Please see the attached file for the fully formatted problems.
The following is a syllabus I found on the net concerning everything you were afraid to ask concerning heat equations. I thought it might help you see what you need to know as the semester progresses. Also I found your homework problem published on the net and I also found http://online.redwoods.cc.ca.us/instruct/darnold/deproj/sp02/AbeRichards/paper.pdf
which pretty much discusses your homework set as I believe it is written by your professor.
2) Heat equation on finite intervals:
- the heat equation is derived using the law of conservation of (heat) energy, plus experimental data. Typical extra data: initial data at time t=0, plus boundary data at positions x=0, x=a: Dirichlet type, Neumann type, etc.
- homogeneous problems are solved via the method of separation of variables. This breaks the problem into 3 "subproblems": 1) an eigenvalue problem for x, yielding solutions Phi_n(x) determined by constants lambda_n; 2) an exponential-type equation for t which we solve for those lambda_n, yielding solutions T_n(t); 3) an initial data problem for the series built using Phi_n(x)T_n(t), which we solve via orthogonality arguments (if we're lucky, this is just Fourier theory; otherwise, it's Sturm-Liouville theory: see below).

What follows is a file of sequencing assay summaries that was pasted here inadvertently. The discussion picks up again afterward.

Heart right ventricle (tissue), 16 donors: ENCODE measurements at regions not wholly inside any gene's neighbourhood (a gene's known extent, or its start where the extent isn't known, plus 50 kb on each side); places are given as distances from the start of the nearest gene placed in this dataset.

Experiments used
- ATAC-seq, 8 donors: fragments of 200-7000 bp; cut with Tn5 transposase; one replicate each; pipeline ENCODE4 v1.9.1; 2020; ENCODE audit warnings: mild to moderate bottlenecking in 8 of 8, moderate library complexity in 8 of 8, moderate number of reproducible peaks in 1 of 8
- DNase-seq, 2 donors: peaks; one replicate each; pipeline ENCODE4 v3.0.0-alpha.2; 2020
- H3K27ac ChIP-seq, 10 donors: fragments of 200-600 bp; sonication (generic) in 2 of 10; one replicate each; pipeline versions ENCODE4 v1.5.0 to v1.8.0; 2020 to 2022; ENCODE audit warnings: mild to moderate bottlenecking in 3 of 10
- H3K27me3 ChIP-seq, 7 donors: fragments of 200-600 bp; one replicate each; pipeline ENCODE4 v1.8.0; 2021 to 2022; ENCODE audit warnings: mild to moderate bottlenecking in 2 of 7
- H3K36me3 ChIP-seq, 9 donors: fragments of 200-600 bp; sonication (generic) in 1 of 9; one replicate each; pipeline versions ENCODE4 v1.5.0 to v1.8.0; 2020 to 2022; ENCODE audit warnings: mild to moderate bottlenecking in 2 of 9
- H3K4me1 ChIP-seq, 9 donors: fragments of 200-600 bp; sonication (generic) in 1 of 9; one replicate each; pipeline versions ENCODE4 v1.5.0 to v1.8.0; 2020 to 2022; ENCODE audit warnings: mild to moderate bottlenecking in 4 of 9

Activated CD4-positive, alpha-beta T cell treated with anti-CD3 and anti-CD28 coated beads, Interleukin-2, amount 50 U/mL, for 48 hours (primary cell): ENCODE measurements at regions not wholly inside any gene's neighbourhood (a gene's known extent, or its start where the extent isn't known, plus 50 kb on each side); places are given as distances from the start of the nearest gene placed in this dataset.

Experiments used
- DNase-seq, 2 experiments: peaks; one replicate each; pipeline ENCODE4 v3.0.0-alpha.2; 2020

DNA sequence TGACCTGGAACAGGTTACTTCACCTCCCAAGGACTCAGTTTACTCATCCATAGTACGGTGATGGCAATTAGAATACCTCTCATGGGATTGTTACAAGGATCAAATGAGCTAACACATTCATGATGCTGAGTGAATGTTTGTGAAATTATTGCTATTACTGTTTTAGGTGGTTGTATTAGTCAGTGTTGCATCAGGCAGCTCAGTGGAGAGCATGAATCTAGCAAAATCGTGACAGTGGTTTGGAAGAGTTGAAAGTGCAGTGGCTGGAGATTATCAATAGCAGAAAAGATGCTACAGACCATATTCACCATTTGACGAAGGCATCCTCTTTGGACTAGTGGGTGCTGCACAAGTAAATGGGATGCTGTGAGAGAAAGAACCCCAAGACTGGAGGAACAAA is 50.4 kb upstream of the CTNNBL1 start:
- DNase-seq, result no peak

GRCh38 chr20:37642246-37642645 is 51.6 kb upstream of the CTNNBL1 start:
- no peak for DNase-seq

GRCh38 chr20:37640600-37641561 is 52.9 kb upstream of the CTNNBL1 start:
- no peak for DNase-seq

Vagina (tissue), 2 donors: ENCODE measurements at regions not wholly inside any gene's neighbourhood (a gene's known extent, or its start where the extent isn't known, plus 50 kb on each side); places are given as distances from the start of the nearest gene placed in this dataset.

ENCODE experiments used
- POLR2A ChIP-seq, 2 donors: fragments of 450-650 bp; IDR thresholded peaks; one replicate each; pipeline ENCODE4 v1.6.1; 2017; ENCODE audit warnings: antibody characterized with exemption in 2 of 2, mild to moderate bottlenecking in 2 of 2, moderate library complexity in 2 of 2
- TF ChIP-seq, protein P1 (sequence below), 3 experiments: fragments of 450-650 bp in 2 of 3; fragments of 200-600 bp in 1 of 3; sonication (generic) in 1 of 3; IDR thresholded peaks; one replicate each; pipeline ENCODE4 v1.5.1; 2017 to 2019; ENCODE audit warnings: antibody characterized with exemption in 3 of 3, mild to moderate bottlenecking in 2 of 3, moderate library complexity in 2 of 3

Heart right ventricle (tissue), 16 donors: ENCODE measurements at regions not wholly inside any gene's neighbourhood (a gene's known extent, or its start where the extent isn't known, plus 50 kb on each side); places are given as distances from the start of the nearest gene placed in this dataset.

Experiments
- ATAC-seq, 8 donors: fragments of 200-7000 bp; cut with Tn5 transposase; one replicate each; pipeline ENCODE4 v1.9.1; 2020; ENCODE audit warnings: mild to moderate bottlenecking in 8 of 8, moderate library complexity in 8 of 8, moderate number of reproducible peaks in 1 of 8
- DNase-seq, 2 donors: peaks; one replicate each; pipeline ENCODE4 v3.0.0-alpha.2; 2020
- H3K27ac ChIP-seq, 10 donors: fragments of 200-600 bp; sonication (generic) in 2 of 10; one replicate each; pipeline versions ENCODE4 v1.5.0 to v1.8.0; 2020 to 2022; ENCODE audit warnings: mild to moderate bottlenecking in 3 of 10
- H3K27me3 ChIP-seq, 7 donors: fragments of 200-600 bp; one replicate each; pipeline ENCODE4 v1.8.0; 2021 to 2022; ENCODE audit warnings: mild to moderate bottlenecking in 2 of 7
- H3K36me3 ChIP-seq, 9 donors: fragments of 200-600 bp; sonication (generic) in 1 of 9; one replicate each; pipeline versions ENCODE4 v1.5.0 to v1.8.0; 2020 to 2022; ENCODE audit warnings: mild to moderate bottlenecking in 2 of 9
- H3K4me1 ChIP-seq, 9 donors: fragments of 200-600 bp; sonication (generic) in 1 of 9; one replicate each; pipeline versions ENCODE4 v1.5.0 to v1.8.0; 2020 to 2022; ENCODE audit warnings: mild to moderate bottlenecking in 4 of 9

- non-homogeneous problems are solved in two steps: 1) we solve the corresponding "steady-state" problem, finding a solution v(x); 2) we solve the corresponding homogeneous problem, finding a solution w(x,t). The solution to the initial problem is then u(x,t):=w(x,t)+v(x).
Week 5: Continue heat equation; HOMEWORK ON CHAPTER 1 DUE ON WEDNESDAY!
1) Comments regarding the steady-state equation:
- the steady-state equation sometimes leads to an incomplete answer (so: to fully determine the steady-state temperature, we need to rely on additional info hidden somewhere else in the problem), and sometimes cannot be solved (ie: there is no steady-state temperature). The latter case implies that our separation of variables method will not work, so we must try another method ...
Heat Equations, Steady-State Solutions and Neumann Boundary Conditions are investigated.